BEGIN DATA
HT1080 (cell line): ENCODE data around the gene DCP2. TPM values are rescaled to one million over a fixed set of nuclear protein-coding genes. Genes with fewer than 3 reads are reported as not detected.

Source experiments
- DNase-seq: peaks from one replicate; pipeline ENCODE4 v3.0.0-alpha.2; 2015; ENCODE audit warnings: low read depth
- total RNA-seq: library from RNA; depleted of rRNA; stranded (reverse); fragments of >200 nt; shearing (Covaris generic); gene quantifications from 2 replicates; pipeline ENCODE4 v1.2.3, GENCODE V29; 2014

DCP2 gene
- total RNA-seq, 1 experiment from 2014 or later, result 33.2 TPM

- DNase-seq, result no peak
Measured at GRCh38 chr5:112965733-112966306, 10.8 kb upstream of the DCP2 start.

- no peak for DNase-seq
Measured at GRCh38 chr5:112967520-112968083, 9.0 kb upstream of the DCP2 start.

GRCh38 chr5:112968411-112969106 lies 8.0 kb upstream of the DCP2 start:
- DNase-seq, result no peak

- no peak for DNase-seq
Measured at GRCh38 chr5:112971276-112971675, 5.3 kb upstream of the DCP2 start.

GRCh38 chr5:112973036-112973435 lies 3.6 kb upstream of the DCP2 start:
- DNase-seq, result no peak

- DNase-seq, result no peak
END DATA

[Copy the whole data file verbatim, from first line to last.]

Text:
HT1080 (cell line): ENCODE data around the gene DCP2. TPM values are rescaled to one million over a fixed set of nuclear protein-coding genes. Genes with fewer than 3 reads are reported as not detected.

Source experiments
- DNase-seq: peaks from one replicate; pipeline ENCODE4 v3.0.0-alpha.2; 2015; ENCODE audit warnings: low read depth
- total RNA-seq: library from RNA; depleted of rRNA; stranded (reverse); fragments of >200 nt; shearing (Covaris generic); gene quantifications from 2 replicates; pipeline ENCODE4 v1.2.3, GENCODE V29; 2014

DCP2 gene
- total RNA-seq, 1 experiment from 2014 or later, result 33.2 TPM

- DNase-seq, result no peak
Measured at GRCh38 chr5:112965733-112966306, 10.8 kb upstream of the DCP2 start.

- no peak for DNase-seq
Measured at GRCh38 chr5:112967520-112968083, 9.0 kb upstream of the DCP2 start.

GRCh38 chr5:112968411-112969106 lies 8.0 kb upstream of the DCP2 start:
- DNase-seq, result no peak

- no peak for DNase-seq
Measured at GRCh38 chr5:112971276-112971675, 5.3 kb upstream of the DCP2 start.

GRCh38 chr5:112973036-112973435 lies 3.6 kb upstream of the DCP2 start:
- DNase-seq, result no peak

- DNase-seq, result no peak